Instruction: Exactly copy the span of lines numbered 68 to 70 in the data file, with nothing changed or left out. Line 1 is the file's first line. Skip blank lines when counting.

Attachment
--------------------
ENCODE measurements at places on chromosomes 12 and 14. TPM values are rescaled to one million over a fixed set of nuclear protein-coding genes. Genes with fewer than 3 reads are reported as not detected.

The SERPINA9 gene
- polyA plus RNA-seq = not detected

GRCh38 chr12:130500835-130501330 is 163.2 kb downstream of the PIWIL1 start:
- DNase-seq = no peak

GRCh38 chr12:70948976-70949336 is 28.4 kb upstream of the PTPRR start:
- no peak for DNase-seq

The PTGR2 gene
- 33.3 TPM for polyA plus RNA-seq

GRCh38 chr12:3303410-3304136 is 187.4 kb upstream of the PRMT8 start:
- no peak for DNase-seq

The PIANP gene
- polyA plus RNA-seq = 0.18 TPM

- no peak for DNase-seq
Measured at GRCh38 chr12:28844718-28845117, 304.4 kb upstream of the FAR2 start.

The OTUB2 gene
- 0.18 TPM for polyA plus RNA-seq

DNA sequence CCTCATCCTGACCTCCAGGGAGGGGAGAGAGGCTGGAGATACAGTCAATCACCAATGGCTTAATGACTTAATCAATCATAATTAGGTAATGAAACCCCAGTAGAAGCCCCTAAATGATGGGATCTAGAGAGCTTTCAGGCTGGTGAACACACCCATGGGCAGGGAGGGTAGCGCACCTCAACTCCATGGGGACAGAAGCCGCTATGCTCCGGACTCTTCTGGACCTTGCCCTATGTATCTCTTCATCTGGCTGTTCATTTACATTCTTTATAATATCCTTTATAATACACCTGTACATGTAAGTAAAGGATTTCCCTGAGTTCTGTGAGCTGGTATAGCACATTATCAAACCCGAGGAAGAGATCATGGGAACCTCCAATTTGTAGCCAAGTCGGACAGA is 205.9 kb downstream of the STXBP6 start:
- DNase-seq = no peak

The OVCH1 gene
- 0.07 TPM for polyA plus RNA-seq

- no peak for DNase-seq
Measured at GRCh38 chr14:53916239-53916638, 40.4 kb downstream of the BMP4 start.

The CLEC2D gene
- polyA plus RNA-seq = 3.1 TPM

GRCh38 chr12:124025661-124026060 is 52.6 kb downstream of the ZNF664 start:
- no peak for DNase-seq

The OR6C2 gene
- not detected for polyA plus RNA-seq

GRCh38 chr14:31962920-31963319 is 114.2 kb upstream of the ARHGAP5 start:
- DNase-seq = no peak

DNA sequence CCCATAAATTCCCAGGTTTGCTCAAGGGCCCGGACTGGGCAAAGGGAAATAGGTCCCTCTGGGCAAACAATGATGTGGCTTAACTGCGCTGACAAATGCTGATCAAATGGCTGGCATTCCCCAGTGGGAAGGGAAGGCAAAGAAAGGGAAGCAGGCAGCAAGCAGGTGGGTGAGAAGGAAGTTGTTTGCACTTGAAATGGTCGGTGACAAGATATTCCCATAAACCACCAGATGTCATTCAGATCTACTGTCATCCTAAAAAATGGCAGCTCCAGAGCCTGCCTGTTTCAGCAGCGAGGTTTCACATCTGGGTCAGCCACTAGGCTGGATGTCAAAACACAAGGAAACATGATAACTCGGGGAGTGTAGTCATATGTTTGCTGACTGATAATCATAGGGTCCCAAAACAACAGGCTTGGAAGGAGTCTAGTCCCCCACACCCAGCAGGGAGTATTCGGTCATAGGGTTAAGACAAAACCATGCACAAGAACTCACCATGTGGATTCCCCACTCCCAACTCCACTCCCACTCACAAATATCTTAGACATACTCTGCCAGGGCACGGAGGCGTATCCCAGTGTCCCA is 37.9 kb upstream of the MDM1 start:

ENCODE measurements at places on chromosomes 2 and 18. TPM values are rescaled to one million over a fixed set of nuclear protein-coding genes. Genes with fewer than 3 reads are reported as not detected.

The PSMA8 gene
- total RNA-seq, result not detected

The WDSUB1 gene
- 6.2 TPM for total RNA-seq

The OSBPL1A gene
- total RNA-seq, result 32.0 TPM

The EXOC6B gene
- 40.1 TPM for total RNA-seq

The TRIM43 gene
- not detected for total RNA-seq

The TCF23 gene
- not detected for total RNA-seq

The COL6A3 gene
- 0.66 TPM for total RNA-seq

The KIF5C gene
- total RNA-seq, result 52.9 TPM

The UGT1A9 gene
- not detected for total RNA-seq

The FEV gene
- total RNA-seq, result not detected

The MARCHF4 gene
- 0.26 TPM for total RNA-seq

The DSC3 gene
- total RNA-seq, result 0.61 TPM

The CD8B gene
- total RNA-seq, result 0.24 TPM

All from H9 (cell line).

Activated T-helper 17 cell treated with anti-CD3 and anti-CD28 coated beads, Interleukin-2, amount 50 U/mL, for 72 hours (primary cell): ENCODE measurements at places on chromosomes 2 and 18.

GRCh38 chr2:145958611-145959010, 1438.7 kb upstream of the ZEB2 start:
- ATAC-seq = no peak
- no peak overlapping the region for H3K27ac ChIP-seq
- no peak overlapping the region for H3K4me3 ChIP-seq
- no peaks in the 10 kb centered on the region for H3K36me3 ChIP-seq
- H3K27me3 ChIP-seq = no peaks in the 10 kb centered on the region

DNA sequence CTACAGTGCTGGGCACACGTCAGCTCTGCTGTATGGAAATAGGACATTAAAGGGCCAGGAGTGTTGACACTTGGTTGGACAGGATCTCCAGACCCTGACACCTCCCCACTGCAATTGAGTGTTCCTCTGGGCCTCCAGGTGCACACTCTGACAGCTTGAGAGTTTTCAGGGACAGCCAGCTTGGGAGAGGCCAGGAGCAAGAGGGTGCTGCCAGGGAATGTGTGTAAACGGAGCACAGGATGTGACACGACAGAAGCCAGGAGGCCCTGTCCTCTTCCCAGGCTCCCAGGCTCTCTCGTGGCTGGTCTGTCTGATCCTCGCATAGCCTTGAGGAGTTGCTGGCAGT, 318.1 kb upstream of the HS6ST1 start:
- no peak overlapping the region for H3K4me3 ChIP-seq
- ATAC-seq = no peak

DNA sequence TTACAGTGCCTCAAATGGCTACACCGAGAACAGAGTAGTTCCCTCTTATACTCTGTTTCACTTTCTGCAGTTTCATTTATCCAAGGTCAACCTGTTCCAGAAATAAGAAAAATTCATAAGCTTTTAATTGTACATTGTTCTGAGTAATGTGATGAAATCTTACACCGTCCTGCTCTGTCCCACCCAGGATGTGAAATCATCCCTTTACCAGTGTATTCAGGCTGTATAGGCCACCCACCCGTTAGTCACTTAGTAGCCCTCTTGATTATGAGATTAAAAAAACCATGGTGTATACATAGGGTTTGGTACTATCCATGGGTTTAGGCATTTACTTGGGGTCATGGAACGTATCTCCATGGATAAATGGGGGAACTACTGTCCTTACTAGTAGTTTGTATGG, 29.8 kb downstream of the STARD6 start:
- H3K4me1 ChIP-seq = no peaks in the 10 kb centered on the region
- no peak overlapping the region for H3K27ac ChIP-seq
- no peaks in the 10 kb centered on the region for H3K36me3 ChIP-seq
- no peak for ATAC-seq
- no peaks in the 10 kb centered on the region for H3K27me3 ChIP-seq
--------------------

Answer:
DNA sequence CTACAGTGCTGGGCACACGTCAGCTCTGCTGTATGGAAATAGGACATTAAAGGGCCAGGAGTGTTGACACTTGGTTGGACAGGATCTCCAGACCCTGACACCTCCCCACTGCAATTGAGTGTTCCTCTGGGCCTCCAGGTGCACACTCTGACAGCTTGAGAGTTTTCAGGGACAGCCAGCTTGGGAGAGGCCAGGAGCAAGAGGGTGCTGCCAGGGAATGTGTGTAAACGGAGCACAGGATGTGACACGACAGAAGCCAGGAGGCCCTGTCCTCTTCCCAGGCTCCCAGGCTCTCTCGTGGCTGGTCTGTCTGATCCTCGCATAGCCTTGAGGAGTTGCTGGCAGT, 318.1 kb upstream of the HS6ST1 start:
- no peak overlapping the region for H3K4me3 ChIP-seq
- ATAC-seq = no peak